It may be desirable to achieve a wide frequency range of, for example, 25-40 MHz of signal Clk and also to compensate for tolerances, temperature variations and for aging in the R-C delay networks. The R-C delay networks are formed in RCVCO 53 using integrating circuit fabrication technique.

The frequency of RCVCO 53 can be stepped up or down in a coarse frequency correction mode of operation. For example, the coarse frequency correction mode may occur immediately after power is applied. To provide the coarse frequency correction mode, the aforementioned four switch-capacitor banks, SWA(i), are provided. The parameter "i" that designates the switch-capacitor bank assumes the four values, 0 to 3. Switch-capacitor banks SWA(i) are coupled to four corresponding terminals where signals TA(i), referred to before, are developed. Thus, a given bank SWA(i) is coupled to a corresponding terminal where signal TA(i) is designated by the same value "i". Similarly, the afore-mentioned four switch-capacitor banks, SWB(i), are coupled to corresponding four terminals where signal TB(i), referred to before, are developed. In the same way, the parameter "i" assumes the values 0 to 3.

Each bank SWA(i), such as bank SWA(0) of FIG. 2B, includes eight parallel coupled switch-capacitor arrangements. A given switch-capacitor arrangement of a given bank SWA(i) is formed by a transistor switch SA(4j+i), shown in FIG. 3, that is coupled in series with a corresponding capacitor CA(4j+i). Similar symbols and numerals in FIGS. 1, 2A-2C and 3 indicate similar items or functions. For a given bank SWA(i) of FIGS. 2B and 2C, the parameter j assumes, selectively, one of the eight values 0 to 7.

A given transistor switch SA(4j+i) of FIG. 3 is coupled in series with a corresponding capacitor CA(4j+i) such that the value of "i" is common to both switch SA(4j+i) and to capacitor C(4j+i) and the value of "j" is also common for both. Similarly, each bank SWB(i) of FIGS. 2B and 2C includes eight parallel coupled transistor switch-capacitor arrangements, such as, for example, bank SWA. Each of such eight arrangements is formed by a transistor switch SB(4j+i) of FIG. 3 that is coupled in series with a capacitor CB(4j+i).

In each pair of banks, SWA(i) and SWB(i), of FIGS. 2B and 2C designated by a common value "i", such as, for example, banks SWA(0) and SWB(0), eight control signals CF(4j+i) control the corresponding eight pairs of transistor switches SA(4j+i) and SB(4j+i) designated also by the common value of "i" and the common value of "j". Signals CF(4j+i) are developed in a manner that is described later on. Thus, the total of 32 pairs of switches SA(4j+i) and SB(4j+i) are controlled by the 32 control signals CF(4j+i), respectively. The value of "i" for a given pair of switches SA(4j+i) of FIG. 3 and SB(4j+i) and for control signal CF(4j+i) that controls such pair of switches is the same. The value of "j" is also common for the given pair of switches SA(4j+i) and SB(4j+i) and for control signal CF(4j+i) that controls such pair.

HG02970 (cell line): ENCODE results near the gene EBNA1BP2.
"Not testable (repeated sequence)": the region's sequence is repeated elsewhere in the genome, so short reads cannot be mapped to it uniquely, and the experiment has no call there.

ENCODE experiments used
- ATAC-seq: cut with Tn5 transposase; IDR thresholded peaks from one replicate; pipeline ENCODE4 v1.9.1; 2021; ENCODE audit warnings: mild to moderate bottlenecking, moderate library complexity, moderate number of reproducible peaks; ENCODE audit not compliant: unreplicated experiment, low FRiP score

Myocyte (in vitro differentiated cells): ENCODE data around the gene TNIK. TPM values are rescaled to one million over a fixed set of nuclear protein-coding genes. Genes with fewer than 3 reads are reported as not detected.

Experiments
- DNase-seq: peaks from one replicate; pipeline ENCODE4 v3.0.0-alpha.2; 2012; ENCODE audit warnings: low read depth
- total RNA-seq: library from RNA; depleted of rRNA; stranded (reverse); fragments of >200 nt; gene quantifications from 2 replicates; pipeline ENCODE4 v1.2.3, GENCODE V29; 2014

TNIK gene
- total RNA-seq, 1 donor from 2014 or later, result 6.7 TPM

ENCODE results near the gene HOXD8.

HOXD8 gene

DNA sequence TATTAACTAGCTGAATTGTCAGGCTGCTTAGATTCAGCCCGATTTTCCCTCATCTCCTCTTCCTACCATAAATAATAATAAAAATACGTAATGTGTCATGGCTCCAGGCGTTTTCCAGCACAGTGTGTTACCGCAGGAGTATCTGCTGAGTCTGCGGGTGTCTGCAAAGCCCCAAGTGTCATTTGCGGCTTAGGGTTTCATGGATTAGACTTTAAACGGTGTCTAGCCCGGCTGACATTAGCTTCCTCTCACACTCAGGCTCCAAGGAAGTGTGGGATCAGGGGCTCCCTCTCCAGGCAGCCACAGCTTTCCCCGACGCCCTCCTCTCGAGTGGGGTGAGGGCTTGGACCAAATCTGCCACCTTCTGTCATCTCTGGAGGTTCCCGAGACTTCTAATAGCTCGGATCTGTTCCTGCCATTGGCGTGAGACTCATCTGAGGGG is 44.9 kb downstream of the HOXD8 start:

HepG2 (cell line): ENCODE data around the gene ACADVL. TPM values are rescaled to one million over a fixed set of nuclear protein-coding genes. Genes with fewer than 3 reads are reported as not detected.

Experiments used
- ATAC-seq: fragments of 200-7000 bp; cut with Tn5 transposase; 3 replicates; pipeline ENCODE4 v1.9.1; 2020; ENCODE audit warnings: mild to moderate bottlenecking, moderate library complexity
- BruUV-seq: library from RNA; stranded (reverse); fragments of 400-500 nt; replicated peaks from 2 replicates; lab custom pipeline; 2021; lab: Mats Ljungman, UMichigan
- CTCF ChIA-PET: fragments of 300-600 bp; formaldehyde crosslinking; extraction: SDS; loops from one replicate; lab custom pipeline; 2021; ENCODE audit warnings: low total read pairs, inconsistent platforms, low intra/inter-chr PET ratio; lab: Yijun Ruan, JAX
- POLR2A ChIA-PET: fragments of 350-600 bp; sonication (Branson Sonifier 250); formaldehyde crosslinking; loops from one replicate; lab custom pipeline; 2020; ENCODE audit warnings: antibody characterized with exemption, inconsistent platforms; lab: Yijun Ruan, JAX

When a given control signal CF(4j+i) assumes a TRUE state, a corresponding capacitor CA(4j+i) of the corresponding bank SWA(i) and a corresponding capacitor CB(4j+i) of the corresponding bank SWB(i) are switched in or coupled via a pair of the switches SA(4j+i) and SB(4j+i) to the terminals where signals TA(i) and TB(i), respectively, are developed. Thereby, an increased phase delay and a corresponding decrease in the oscillation frequency of signal Clk of FIG. 2C occur. On the other hand, when a given control signal CF(4j+i) of FIG. 3 assumes a FALSE state, the corresponding pair of capacitors are switched out or decoupled, causing an increase in the oscillation frequency of signal Clk of FIG. 2C.

A current mirror reference circuit 537 of FIG. 2A includes a PMOS transistor MP20 that provides a small start-up current such as 1 μA. The start-up current causes a voltage level at a terminal NB to initially rise to a threshold voltage of a transistor MN10, typically 0.8 V. Voltages at a terminal NR and at terminal NB are compared in a balanced PMOS current mirror amplifier formed by transistors MP23, MP24, MN13 and MN14.